Families and Friends for Drug Law Reform

committed to preventing tragedy that arises from illicit drug use

Call for Judicial Inquiry into Causes of Heroin Drought and Methamphetamine Flood

News Conference 11am, 4 Feb, Parliament House Press Boxes

A careful study of the public statements of the Australian Federal Police and other law enforcement agencies throws doubt on the Howard Government’s claim that the law enforcement effort funded by the Tough on Drugs Strategy caused the heroin drought.

"The evidence is strong," said Brian McConnell, President of Families and Friends for Drug Law Reform; "that the principal cause of the drought has been a commercial decision by crime syndicates to promote amphetamine-like drugs rather than heroin."

"Prime Minister Howard and his ministers have claimed that law enforcement was responsible but it probably had only a subsidiary role. Based on what law enforcement agencies have revealed there would have been no heroin drought without other factors such as the commercial decision and a series of poor opium harvests in Burma."

The report identifies that police have revealed organised crime, based on market research, made a marketing decision that there was a brighter commercial future in the marketing of methamphetamines in Australia - drugs targeted at a younger and wider market. The limited supply of heroin has been shipped to meet increasing market demands elsewhere in the world.

"The reduced availability of heroin has had some welcome benefits, not the least being the drop in overdose deaths," Mr McConnell said. "But, we are faced with the extraordinary situation of a government claiming the credit for what is essentially a decision by crime entrepreneurs. This has implications for our nations security"

The National Crime Authority has issued such a warning saying: "...the scale of the illicit drug problem and its onward progression is such as to demand the highest attention of government and the community..." The Government seems to have ignored that warning and has instead announced its intention to restructure or do away with the NCA.

"Without a thorough analysis of what has happened to cause this significant and unique event our drug policies and national security will be at the mercy of commercial decisions by criminals when what we want is a government to act for community benefit on the basis of evidence."

"We therefore call on the government to urgently convene an independent inquiry into the causes of the heroin drought and flood of other drugs with a mandate to consider the implications of these developments for drug policy," said Brian McConnell.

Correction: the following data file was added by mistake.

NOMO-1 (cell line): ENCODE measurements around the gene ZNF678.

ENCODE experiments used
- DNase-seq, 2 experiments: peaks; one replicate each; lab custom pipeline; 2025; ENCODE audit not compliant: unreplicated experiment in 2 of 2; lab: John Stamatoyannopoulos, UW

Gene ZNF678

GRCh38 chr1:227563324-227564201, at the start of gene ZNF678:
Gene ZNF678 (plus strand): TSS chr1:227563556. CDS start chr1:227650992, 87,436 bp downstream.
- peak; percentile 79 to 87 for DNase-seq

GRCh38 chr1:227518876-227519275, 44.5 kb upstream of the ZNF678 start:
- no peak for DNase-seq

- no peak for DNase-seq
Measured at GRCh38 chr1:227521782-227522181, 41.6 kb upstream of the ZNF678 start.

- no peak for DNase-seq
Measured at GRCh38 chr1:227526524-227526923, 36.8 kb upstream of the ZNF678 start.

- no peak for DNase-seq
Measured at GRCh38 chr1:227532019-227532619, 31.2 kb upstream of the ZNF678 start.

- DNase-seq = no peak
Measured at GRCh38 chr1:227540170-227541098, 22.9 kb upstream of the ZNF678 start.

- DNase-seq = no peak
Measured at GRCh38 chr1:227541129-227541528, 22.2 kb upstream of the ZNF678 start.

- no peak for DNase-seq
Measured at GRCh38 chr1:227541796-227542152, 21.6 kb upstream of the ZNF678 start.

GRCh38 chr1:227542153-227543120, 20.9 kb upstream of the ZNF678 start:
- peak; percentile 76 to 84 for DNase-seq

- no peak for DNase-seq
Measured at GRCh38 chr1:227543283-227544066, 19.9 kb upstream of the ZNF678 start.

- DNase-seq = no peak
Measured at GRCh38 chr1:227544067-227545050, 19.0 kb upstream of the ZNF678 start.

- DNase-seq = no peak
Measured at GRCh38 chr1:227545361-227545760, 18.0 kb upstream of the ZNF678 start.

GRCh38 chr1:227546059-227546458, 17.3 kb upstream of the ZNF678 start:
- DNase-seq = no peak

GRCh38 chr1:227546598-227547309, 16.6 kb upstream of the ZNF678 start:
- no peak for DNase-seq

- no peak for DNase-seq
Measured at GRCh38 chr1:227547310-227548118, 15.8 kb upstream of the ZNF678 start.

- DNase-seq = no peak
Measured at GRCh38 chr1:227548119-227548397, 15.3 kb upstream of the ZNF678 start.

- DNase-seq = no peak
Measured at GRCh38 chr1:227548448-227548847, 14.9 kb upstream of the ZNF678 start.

The full texts of the studies by Bill Bush are available at the web site www.ffdlr.org.au. Contact for Bill Bush 02 6257 1786

For more information: Contact Brian McConnell (02) 6254 2961.
If unanswered, mobile 04 0907 4033


The Australian heroin drought:
The case for an inquiry into its causes and the flood of methamphetamines
W.M. Bush


The article disputes the claim by the Federal Government that Australian law enforcement financed by its Tough on Drugs Strategy was primarily responsible for the heroin drought and resulting fall in overdose deaths. Law enforcement agencies – notably the Australian Federal Police through its Commissioner – have revealed intelligence to the effect that Asian crime syndicates have assessed that there is a large and very profitable market in Australia for amphetamine-like drugs and that they have made a marketing decision to promote them rather than heroin.

The paper analyses carefully these and other contributing factors of the drought, including law enforcement, put forward by the Australian Federal Police. The evidence made available by enforcement agencies suggests strongly that the prime causes of the drought were a series of poor opium harvests in Burma and the marketing decision of crime syndicates. No other explanation fits the known facts including:

• the drought being confined to Australia;

• a big rise in availability of amphetamine-like drugs imported through the same channels as heroin;

• the known large rise in recent years in production in South East Asia of these artificial drugs;

• the greater profit derivable from them than from heroin; and

• their lower vulnerability to law enforcement interdiction.

If Australian law enforcement had an effect it was probably only a subsidiary factor. The evidence is strong that there would have been no drought in the absence of the other factors. In that case the Government is taking credit for a decision of criminals.